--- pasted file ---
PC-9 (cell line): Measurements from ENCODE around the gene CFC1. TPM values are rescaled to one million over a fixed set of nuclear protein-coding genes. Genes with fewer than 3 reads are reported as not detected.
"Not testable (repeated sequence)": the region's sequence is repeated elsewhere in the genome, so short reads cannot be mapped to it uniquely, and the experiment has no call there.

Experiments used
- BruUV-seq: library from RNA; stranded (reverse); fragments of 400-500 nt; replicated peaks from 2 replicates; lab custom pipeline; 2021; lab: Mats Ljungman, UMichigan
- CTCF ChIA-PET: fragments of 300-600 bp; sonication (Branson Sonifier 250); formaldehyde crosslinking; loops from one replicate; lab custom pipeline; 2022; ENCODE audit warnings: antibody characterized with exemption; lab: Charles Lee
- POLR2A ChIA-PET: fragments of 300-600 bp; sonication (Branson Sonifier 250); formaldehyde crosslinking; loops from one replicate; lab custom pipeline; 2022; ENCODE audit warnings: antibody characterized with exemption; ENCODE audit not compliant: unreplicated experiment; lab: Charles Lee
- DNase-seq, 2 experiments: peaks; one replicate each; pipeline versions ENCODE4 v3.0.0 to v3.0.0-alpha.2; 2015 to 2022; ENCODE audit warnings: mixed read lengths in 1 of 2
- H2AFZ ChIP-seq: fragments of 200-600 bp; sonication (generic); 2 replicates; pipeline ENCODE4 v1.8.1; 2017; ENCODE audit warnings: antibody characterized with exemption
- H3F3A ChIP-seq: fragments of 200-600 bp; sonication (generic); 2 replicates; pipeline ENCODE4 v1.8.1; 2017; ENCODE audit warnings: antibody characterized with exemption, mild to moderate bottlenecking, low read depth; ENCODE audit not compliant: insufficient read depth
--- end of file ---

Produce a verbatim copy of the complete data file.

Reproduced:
PC-9 (cell line): Measurements from ENCODE around the gene CFC1. TPM values are rescaled to one million over a fixed set of nuclear protein-coding genes. Genes with fewer than 3 reads are reported as not detected.
"Not testable (repeated sequence)": the region's sequence is repeated elsewhere in the genome, so short reads cannot be mapped to it uniquely, and the experiment has no call there.

Experiments used
- BruUV-seq: library from RNA; stranded (reverse); fragments of 400-500 nt; replicated peaks from 2 replicates; lab custom pipeline; 2021; lab: Mats Ljungman, UMichigan
- CTCF ChIA-PET: fragments of 300-600 bp; sonication (Branson Sonifier 250); formaldehyde crosslinking; loops from one replicate; lab custom pipeline; 2022; ENCODE audit warnings: antibody characterized with exemption; lab: Charles Lee
- POLR2A ChIA-PET: fragments of 300-600 bp; sonication (Branson Sonifier 250); formaldehyde crosslinking; loops from one replicate; lab custom pipeline; 2022; ENCODE audit warnings: antibody characterized with exemption; ENCODE audit not compliant: unreplicated experiment; lab: Charles Lee
- DNase-seq, 2 experiments: peaks; one replicate each; pipeline versions ENCODE4 v3.0.0 to v3.0.0-alpha.2; 2015 to 2022; ENCODE audit warnings: mixed read lengths in 1 of 2
- H2AFZ ChIP-seq: fragments of 200-600 bp; sonication (generic); 2 replicates; pipeline ENCODE4 v1.8.1; 2017; ENCODE audit warnings: antibody characterized with exemption
- H3F3A ChIP-seq: fragments of 200-600 bp; sonication (generic); 2 replicates; pipeline ENCODE4 v1.8.1; 2017; ENCODE audit warnings: antibody characterized with exemption, mild to moderate bottlenecking, low read depth; ENCODE audit not compliant: insufficient read depth